Fighting hunger in Walla Walla
Kate Rambo, manager of the Pantry Shelf Food Bank, and Pat Hobkirk, a volunteer, weigh and sort incoming oranges. Pantry Shelf is one of three food banks in Walla Walla, and allows people to come get food once every 30 days. In general, more people come towards the end of the month, when food stamp benefits and other forms of assistance are running out. Feeding children during the summer is also problematic for many families, who rely on free or reduced price school breakfasts and lunches to get by. Rambo said most of her clients have jobs with sub-living wages. “A lot of them work where they sell food,” she said. “That’s what really bothers me.”
The entrance to the Department of Social and Health Services, where people can apply for food stamps, Temporary Assistance to Needy Families, more commonly known as welfare, and other government assistance programs. In the state of Washington, individuals and families making 200 percent or less of the Federal Poverty Guideline net income are eligible for benefits, which are a maximum of $200 for an individual or $668 for a family of four per month. Food stamps can be used to purchase any food products other than prepared foods.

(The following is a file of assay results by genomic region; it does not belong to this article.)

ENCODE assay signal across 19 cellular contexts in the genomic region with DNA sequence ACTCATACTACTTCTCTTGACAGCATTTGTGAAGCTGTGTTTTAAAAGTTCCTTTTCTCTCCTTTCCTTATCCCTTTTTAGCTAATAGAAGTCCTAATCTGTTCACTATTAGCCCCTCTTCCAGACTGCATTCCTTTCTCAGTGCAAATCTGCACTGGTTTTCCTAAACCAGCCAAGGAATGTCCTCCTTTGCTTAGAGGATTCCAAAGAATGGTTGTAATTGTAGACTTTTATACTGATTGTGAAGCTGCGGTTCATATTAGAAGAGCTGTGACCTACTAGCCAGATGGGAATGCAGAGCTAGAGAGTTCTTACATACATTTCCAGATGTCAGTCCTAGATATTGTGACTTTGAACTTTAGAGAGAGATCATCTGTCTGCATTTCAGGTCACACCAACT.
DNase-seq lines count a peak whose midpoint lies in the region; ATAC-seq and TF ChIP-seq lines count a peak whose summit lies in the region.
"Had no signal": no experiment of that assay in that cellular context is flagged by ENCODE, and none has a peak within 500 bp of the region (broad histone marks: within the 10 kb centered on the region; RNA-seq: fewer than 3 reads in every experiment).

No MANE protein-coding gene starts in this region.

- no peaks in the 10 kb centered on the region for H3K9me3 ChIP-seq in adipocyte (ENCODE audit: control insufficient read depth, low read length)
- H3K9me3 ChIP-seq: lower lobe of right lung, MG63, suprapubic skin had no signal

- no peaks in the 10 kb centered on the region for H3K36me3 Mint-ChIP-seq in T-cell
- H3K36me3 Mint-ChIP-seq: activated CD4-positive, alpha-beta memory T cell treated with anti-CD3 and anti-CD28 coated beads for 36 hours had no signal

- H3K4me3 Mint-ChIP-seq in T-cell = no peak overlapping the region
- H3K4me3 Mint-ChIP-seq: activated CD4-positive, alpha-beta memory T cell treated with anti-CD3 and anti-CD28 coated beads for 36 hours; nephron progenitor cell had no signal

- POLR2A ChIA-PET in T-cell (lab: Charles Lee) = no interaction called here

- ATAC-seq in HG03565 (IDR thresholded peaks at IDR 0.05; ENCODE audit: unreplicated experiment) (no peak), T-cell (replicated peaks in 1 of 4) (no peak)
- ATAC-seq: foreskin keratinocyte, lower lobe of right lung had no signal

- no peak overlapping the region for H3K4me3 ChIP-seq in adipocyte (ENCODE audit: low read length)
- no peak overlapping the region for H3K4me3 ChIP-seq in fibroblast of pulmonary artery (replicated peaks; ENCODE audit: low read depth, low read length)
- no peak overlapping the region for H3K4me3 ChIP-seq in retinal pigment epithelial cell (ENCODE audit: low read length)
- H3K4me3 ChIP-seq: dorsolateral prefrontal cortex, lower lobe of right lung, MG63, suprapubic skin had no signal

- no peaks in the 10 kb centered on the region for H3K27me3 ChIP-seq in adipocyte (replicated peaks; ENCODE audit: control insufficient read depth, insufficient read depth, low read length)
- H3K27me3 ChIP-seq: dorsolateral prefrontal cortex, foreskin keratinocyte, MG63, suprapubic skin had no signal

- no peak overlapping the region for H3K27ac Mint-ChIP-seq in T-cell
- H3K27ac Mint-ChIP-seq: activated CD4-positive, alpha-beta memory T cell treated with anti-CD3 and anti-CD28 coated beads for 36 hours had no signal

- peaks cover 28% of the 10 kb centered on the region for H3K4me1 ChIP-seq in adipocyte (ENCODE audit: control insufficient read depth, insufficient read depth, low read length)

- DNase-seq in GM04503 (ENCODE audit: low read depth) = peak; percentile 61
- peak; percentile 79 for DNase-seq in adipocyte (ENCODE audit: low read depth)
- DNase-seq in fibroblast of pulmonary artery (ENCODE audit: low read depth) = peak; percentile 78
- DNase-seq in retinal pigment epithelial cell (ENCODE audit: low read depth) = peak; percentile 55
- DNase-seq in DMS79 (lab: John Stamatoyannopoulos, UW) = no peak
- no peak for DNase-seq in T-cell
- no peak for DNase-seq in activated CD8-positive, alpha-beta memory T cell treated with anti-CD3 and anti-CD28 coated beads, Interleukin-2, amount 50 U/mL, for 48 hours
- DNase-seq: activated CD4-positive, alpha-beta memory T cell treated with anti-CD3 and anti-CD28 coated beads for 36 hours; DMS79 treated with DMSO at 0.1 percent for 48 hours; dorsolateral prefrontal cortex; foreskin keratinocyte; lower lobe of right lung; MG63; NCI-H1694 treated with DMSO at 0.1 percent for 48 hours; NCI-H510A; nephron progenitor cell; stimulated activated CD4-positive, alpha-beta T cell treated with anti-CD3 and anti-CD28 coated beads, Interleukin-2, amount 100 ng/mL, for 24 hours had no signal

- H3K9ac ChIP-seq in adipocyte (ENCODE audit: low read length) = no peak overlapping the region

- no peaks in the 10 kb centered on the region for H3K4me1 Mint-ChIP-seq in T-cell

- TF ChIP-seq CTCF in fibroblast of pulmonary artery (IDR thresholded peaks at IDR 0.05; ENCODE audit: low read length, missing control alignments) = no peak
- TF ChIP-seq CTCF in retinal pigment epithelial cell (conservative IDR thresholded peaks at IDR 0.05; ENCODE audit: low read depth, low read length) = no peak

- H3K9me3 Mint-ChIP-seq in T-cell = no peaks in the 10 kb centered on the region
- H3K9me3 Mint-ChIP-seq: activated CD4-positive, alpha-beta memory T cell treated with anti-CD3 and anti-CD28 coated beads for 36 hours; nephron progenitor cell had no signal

These coupons were redeemed by a single customer in one transaction at a Walla Walla grocery store. The customer said that she often buys multiple copies of newspapers so she can save more money on her groceries. According to the store manager, she sees anywhere from $40 to $120 in manufacturer’s coupons redeemed in a single day, and the number has gone up significantly since the recession started.
A typical basket of items that can be purchased on a Women, Infants and Children check. The Women, Infants and Children program designed to provide nutritious foods to low-income children and pregnant or nursing mothers. Recipients are issued checks which are valid for a month and can be used to buy specific types of food. Typical items include cereal, whole grain bread, juice, eggs, milk, cheese, peanut butter, baby food and infant formula. Some program checks can also be used exclusively at farmers’ markets.